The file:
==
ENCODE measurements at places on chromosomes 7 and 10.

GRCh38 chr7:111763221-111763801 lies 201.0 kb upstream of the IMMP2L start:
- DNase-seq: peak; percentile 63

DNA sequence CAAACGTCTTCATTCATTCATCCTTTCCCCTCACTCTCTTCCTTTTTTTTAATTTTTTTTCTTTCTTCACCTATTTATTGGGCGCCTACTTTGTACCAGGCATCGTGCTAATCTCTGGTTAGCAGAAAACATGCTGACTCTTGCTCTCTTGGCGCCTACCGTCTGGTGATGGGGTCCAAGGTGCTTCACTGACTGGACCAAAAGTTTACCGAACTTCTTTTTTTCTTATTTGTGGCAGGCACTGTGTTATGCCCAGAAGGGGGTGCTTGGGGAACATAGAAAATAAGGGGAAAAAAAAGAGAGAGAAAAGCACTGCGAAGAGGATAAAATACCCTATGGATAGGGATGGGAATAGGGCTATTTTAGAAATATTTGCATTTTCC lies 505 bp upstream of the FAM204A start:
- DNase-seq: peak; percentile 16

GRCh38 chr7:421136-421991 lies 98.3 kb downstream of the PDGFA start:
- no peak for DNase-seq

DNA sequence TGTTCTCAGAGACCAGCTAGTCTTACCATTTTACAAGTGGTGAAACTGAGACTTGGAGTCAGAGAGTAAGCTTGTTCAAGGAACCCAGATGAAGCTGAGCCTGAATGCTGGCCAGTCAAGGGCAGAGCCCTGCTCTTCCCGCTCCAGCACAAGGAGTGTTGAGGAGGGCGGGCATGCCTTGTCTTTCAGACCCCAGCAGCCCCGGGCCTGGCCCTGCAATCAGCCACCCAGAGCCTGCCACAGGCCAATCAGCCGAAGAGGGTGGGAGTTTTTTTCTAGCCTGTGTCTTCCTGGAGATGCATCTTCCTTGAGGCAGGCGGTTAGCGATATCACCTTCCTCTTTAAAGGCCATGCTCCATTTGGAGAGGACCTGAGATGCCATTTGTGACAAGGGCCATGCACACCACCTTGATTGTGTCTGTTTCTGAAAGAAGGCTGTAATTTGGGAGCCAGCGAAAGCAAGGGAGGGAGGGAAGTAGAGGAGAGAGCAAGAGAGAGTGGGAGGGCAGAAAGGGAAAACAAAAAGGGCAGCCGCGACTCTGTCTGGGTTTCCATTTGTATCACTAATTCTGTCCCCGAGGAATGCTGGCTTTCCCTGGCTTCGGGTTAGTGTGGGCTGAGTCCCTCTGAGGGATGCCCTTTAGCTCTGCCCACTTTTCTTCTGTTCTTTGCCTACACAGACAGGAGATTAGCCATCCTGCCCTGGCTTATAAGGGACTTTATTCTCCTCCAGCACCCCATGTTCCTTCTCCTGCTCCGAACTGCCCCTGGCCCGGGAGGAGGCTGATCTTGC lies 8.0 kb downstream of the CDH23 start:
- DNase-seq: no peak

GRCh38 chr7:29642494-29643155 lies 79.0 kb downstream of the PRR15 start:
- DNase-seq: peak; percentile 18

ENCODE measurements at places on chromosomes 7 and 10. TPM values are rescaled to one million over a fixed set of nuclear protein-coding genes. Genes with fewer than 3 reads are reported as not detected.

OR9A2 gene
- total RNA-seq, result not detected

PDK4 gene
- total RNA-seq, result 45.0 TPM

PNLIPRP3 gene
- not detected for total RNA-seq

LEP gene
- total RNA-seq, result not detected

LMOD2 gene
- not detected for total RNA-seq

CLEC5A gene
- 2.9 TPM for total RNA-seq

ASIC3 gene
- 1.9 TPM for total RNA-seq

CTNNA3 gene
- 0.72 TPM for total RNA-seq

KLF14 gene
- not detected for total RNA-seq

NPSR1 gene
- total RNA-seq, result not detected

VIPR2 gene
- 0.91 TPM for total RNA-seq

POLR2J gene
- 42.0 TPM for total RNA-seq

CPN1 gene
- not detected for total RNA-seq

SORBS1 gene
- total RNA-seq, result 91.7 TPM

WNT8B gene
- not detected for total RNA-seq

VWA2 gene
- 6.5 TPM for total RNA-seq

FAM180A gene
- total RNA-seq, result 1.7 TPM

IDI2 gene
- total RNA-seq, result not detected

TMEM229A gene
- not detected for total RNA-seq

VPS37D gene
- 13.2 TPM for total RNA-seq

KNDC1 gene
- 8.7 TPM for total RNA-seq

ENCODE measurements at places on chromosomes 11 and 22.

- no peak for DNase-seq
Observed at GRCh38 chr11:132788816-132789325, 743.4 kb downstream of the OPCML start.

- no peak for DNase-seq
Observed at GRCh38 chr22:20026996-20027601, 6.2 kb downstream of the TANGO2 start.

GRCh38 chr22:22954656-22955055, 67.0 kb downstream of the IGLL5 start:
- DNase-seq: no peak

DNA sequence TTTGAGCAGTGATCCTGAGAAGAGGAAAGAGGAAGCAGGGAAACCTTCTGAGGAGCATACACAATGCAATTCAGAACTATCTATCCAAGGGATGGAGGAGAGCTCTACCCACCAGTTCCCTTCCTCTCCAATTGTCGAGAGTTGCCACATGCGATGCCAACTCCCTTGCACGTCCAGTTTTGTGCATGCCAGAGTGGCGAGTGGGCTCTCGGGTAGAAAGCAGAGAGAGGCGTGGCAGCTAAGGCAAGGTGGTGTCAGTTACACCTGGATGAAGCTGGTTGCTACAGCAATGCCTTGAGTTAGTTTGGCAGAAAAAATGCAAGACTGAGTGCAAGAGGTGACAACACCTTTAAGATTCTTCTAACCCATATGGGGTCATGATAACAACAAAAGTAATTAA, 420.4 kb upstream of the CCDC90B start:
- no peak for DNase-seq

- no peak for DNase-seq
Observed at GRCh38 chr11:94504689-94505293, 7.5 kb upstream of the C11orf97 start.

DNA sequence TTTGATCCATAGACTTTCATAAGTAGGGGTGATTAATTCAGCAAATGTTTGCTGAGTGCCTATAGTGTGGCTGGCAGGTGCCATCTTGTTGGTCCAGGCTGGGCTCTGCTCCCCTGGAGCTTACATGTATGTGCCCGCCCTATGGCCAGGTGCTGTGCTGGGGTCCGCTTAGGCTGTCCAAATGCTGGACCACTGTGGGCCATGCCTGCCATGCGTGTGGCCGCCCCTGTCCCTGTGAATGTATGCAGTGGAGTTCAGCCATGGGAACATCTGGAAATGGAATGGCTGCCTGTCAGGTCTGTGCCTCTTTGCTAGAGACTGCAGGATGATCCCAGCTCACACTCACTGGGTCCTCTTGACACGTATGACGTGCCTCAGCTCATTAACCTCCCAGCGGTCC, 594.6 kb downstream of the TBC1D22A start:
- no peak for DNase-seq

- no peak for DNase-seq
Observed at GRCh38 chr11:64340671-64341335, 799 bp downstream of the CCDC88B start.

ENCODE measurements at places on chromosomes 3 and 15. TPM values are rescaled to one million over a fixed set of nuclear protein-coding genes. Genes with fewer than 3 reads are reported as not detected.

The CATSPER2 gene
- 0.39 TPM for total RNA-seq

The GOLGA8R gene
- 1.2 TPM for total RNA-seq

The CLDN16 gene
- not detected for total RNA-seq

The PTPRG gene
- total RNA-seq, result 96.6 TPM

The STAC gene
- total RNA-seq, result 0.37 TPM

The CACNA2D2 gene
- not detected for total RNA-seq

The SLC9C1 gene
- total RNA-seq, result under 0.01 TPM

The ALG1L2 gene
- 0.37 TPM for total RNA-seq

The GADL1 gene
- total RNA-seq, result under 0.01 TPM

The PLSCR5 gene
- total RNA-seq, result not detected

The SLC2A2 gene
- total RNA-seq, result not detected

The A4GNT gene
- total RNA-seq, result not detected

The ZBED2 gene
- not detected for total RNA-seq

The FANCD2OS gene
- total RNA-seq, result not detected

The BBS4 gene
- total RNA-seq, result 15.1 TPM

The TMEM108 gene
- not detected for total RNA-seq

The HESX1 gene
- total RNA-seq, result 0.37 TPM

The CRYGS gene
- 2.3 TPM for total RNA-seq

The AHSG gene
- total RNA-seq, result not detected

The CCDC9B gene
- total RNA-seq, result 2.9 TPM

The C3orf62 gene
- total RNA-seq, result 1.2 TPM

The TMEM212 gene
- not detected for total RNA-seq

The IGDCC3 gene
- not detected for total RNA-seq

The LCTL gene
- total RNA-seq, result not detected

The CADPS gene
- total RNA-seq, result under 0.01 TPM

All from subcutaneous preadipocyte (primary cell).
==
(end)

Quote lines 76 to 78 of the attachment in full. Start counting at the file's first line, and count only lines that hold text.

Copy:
- not detected for total RNA-seq

The PTPRG gene
- total RNA-seq, result 96.6 TPM